MALACCA Authentic Malaysian Cuisine


1/12/12 UPDATE: This restaurant is now closed and replaced by IMC (International Master Chef) Kavino Lau

MALACCA is “the only authentic restaurant owned by Malaysians and Cuisine cooked by Malaysians” according to its marketing tagline. I don’t usually believe in marketing gimmicks but I felt this one’s for real once I tasted my Bak Kut Teh Favorite and Sambal Kangkong dish.

Yes, Bak Kut Teh has arrived in Manila! Yahoo!


Most of my Singaporean/Malay favorites are served in Malacca:
[Singapore #1] Makan Food Trip – My Top 10 Favorites!


Finally, a restaurant worth raving about after all the mediocre openings of “Malaysian-inspired” restaurants and the so-called fine dining places in Manila.


Most people would be familiar with Malaysian/Singaporean Favorites like Hainanese Chicken Rice, Curry Laksa, Char Kway Teow, Satay and Beef Rendang. Banana Leaf used to serve them and Toast Box serves a good Laksa that you should try. But having authentic Bak Kut Teh, Sambal dishes, Rojak and Fish Head Curry in the menu takes Malacca to a whole different level compared to its competitors.


Thanks to Philip Ng of Wasabi for finally creating a true Malaysian Restaurant in Manila. Maybe you can also bring in a true Thai Restaurant and the Singapore Chili Crab in Manila. 🙂


Start with the Short Orders menu for a Curry Laksa (P180) or Cha Siu & Hainanese Chicken Rice Toppings (P220). But if you are a Bicolano like me (who loves anything spicy), try the Sambal Prawns, Sambal Kangkong and the Fish Head Curry.


The menu also specifies which ones are Malaysian and which ones are influenced by the Chinese. The little Malaysian lady icon in violet represents Malaysian fare, and the Chinese lady icon in red represents the Singaporean dishes.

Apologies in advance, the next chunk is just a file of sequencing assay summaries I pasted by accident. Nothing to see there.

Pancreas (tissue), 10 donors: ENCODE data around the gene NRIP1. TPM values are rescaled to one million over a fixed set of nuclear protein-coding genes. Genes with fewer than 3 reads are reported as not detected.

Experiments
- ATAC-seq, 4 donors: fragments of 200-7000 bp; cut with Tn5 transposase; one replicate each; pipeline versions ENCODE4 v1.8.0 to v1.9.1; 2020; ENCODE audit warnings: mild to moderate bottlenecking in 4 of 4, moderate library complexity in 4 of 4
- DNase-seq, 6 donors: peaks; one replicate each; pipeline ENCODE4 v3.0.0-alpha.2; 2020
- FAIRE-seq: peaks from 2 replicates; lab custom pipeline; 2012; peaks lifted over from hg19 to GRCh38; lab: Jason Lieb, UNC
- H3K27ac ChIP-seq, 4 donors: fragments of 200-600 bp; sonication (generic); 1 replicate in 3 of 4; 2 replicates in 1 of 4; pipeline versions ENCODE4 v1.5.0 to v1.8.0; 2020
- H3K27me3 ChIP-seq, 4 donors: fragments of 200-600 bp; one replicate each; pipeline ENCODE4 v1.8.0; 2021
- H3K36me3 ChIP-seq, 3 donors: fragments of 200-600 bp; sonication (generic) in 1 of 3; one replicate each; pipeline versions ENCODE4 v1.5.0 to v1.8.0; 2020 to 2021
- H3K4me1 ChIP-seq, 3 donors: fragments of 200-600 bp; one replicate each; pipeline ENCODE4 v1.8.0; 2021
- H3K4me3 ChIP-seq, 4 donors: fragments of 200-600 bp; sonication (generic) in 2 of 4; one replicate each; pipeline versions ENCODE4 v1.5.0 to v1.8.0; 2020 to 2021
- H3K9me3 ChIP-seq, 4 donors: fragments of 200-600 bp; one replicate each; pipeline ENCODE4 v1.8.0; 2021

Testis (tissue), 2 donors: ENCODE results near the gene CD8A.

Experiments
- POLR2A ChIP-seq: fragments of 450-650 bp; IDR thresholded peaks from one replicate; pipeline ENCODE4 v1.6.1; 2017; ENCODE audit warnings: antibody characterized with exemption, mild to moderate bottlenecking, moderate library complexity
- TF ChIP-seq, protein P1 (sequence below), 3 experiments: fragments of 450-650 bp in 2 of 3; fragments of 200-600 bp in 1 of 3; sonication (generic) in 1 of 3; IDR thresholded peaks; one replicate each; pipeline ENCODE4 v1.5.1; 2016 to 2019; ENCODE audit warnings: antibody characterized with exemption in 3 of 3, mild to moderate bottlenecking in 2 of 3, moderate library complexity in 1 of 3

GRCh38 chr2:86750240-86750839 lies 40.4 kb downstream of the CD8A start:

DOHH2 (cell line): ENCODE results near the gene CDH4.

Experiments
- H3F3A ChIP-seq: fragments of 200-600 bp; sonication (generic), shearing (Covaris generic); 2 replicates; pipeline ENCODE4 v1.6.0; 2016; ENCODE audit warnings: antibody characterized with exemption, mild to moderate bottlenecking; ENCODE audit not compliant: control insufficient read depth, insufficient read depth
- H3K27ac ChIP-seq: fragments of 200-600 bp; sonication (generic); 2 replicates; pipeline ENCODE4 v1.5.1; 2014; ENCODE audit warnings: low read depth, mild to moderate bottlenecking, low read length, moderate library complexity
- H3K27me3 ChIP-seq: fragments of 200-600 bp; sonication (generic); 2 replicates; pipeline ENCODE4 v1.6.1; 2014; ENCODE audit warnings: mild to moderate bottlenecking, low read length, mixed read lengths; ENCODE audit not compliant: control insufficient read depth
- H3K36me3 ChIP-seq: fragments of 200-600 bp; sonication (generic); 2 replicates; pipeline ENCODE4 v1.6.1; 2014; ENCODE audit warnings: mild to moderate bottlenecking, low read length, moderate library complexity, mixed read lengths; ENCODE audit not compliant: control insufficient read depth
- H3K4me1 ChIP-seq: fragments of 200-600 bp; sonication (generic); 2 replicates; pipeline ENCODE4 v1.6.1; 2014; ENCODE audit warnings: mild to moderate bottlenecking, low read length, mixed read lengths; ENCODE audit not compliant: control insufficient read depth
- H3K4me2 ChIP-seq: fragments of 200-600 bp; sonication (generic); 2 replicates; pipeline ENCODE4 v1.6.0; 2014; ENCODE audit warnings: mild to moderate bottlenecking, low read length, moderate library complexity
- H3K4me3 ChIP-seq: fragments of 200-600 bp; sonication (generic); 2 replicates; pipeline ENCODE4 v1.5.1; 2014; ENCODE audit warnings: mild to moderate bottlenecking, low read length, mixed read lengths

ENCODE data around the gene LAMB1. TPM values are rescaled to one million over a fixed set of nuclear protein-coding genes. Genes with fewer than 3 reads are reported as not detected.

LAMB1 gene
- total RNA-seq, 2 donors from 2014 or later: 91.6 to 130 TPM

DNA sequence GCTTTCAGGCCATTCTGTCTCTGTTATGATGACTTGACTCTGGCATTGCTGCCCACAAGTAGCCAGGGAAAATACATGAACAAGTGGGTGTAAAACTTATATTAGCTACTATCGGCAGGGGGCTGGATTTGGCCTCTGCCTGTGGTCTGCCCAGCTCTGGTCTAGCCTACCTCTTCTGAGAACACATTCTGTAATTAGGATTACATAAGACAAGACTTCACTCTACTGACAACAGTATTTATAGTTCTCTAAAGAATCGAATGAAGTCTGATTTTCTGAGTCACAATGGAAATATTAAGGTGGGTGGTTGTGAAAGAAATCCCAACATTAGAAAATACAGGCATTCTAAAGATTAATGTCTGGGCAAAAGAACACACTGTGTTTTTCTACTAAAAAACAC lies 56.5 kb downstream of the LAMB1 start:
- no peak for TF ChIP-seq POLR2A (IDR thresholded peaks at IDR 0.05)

Barley with Lemon (P60) and Hot Teh Tarik (P60) – The famous foamy Indian-style “Pulled Tea” made from the finest Ceylon Red Tea with sweetened milk.

The Teh Tarik tastes like the authentic version of Lipton Milk Tea. I like it hot, especially for this cold weather in January.
Bak Kut Teh (P180) – Fresh, tender, meaty pork ribs, whole garlic paired with traditional Chinese herbs simmered into a rich and nutritious soup.

I can still taste the garlic and the different herbs used to create the meat broth, which is simmered for a long period of time. This creates a tender meat that easily falls off the pork ribs. Some say it has a medicinal taste.

Sambal Kangkong (P180) – Stir-fried kangkong, okra OR eggplant in Malay Sambal chili paste

Sambal is the chili bagoong used in Malaysia/Singapore. This dish brings back memories of the Sambal Kangkong we ate with Rache’s Auntie in the Malaysian restaurant on the 2nd floor of Changi airport.

Malay Chicken Curry (P380) – Fresh farm chicken cut into bite-sized portions and simmered in red curry sauce with potatoes.

I was literally sweating after finishing this dish. It is definitely not for kids but for those who truly love authentic chili curry.

Ice Kacang (P120) and Coconut Jelly (P80) – Fresh coconut milk gelatin with young coconut flesh, topped with shaved ice and syrup.

I recommend that you try the Ice Kacang. It comes with red beans, black gulaman and corn with shaved flavored ice on top. Surprisingly, they have a strong line-up of desserts. We did not like the Coconut Jelly that much, though.

Ground Floor, Jupiter Place, 136 Jupiter St., Makati
Telephone: +632 8993587, 8954282


Live An Awesome Life in God’s Grace,


22 thoughts on “MALACCA Authentic Malaysian Cuisine

  1. oh wow, authentic malaysian food in manila sounds great…im a bit surprised though they didnt include “nasi lemak” in their menu under “malacca short orders” (or did I miss it somewhere)…sorry anton if i shamelessly plug my food blog here in singapore (, some of ur readers who might visit might want to check it out 🙂

  2. Wow! This is exciting news indeed. So near my house pa… My sister loves hainanese chicken so she would surely enjoy this resto.
    Completely off-topic: Since you used to go to DLSU, you might know about syfu (this BBQ place which used to be outside DLSU). A friend from the States is desparately trying to get the recipe for their barbecue. Hopefully you or some of your readers could help. Thanks!